About 23.00 UT it was time for a coffee break, but first I wanted to give my two light-pollution filters a little test. After trying them on NGC 654, NGC 663 and Trumpler 1 the conclusion was very simple. The Baader Skyglow left the whole view intact, but didn't make the sky look any darker. The Lumicon deepsky filter definitely darkened the background but......... killed a lot of the faint stars in all three clusters, and coloured the brighter ones. Conclusion: visually these broadband filters are of no use for observing open clusters.


At 0.30hrs UT I started with the second part of my observing night with a few double stars in Aries. If you look about 10º south of Triangulum you will see three stars in a more or less crooked row. These are Alpha, Beta and Gamma Arietis, the three brightest stars in the constellation of Aries. I included the map below to give you an idea where to find Aries. Note the position of M 45, the Pleiades. It might help you to locate the three bright stars. I selected four doubles for observing tonight: 1, Gamma, Lambda and Epsilon Arietis.

Map from SkyTools 2 by CapellaSoft

Gamma Arietis
I started with the brightest of the four doubles, Gamma Arietis. This is a magnitude 4.8 star, that I can see with my naked eyes from my backyard. With a small viewfinder it is easy to spot. What I immediately noticed that there seems to be no difference in colour or magnitude between the two components. Both shine in a white light and after verifying I found out that both stars are of exactly the same magnitude, 4.8. They are separated about 7.8" and the B component lies at a position angle of 0º. At 100x I really enjoyed these two celestial gems for a few minutes. Double stars are fun, even under light polluted skies!

1 Arietis
This is a close pair of stars, only 2.8" apart from each other. I could split them at 80x (hint) and 100x (sure), but the best view was at 166x. The brighter, magnitude 6.2 A component looks yellow while the magnitude 7.2 B component, lying at a position angle of 166º, looks white. 1 Arietis can be found 1.75º north-northwest of Beta Arietis. A very nice couple!

Lambda Arietis
To locate Lambda Arietis, just go northeast for a little more than 2º. Lambda is a very wide double, separated by 37.4". The A component is yellowish magnitude 4.9 star. The bluish magnitude 7.7 B component lies at a position angle of 46º. This double was at its best with the lowest possible magnification of 62x.

Epsilon Arietis
This double is a very though one. They are almost of equal magnitude (5.2 and 5.5) but only 1.5" apart from each other. Maybe the seeing had deteriorated in the last hour, because I was able to split 1 Arietis, which components lie 2.8" apart, but I was unable to split Epsilon, even at 400x. As you can see on the map above, Epsilon lies almost halfway between Aries and M45. I will have to wait for a more stable atmosphere before trying to split Epsilon Arietis.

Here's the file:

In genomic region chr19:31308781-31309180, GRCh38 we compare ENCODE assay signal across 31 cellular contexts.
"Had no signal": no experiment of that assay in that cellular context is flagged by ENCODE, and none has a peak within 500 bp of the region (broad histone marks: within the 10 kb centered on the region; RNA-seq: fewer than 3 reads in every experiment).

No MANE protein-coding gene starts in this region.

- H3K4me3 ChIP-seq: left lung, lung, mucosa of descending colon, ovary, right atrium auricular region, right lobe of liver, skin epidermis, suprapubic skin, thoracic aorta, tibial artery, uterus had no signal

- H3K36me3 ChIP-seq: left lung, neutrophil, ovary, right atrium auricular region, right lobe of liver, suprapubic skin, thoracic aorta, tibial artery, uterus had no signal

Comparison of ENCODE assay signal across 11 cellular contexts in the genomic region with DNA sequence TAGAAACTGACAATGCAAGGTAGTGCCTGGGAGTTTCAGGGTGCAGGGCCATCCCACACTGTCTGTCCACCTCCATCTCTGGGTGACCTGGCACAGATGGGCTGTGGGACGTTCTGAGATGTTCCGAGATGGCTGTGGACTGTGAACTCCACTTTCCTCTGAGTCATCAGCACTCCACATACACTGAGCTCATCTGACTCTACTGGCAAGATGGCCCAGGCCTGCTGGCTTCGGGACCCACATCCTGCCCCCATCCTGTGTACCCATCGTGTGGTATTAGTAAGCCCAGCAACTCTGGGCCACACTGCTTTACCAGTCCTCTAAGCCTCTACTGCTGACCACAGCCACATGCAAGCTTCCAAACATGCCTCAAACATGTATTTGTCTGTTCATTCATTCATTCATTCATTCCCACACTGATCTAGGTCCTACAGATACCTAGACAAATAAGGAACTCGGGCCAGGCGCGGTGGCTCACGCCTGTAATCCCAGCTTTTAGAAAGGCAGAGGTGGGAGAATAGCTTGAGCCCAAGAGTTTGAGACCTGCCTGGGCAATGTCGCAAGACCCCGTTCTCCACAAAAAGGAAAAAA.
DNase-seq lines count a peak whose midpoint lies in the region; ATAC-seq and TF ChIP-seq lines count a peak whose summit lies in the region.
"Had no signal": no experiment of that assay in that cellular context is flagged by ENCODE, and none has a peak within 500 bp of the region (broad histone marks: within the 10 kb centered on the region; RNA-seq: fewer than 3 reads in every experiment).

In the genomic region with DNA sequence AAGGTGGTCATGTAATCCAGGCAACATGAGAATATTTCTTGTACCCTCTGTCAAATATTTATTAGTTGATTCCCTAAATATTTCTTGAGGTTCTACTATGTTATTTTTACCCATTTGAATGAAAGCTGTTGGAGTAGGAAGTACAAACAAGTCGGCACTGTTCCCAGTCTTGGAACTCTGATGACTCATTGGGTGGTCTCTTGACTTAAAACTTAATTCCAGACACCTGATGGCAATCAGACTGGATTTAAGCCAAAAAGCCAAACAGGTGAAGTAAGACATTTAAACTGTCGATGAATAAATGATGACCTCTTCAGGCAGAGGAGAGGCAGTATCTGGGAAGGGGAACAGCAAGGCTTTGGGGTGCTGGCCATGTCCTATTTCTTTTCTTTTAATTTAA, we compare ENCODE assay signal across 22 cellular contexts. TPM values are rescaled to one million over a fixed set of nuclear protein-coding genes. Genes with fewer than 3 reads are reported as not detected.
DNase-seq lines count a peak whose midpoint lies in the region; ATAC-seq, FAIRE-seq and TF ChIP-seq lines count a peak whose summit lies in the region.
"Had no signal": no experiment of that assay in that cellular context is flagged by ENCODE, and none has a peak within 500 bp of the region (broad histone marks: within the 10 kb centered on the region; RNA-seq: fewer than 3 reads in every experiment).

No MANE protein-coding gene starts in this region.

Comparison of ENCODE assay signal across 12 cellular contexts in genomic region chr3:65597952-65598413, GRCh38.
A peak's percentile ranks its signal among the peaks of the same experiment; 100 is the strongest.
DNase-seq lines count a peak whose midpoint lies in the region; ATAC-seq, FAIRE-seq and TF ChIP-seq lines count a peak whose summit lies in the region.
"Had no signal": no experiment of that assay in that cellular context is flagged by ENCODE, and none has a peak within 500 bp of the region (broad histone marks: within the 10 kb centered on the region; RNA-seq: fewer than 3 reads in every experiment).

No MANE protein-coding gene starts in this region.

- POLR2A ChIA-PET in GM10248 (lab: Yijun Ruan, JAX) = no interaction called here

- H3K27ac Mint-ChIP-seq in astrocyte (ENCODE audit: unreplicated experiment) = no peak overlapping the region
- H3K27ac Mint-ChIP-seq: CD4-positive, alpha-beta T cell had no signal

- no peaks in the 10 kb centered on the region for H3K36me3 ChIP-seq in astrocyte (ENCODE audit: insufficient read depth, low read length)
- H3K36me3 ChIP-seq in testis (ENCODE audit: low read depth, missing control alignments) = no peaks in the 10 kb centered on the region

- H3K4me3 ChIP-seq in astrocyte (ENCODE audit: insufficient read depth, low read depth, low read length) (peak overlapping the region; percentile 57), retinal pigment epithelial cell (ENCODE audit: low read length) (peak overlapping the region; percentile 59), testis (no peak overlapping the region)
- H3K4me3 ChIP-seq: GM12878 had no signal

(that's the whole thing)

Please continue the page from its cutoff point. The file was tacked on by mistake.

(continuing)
Around 1.45 UT Mars was already high in the southeastern sky, together with the Pleiades. Because the seeing was getting worse I first didn't want to point the telescope at Mars, but on second thought I decided to give it a try. I was surprised! At 166x I definitely detected some darker areas on the rust coloured surface, and both poles looked white. Because Mars was jumping up and down due to the bad seeing, higher magnifications where not possible.

M 77
Around 2.15 UT (I was getting really tired) I decided to go for one last object, M 77 in Cetus. I had never seen it but tonight it was relatively high in the sky, and should be easy to spot. I could see the 4 or 5 stars that mark the tail of Cetus, so I had a go at it. As you can see on the image below, M 77 can be found 3 to 3.5 degrees south of Gamma Ceti, the second brightest star in the tail of Cetus. I didn't expect to see anything at lowest magnification, but I was in for a surprise again. I think that after M 31 this is the easiest galaxy for me to see. Using direct vision, it has a very bright core at 62x, even as bright as a star (9th magnitude) that lies to the east southeast of the galaxy. At 166x, using averted vision, the galaxy almost doubles in size, a round glowing disk with a very bright and large core. A great object to end my long night of observing at 2.40 UT. I can only come to the conclusion that even in a suburban area you can enjoy a long night of deepsky observing. You only have to choose the right objects!

Clear skies!

Map from SkyTools 2 by CapellaSoft
Posted by Math on 09/02 at 05:29 AM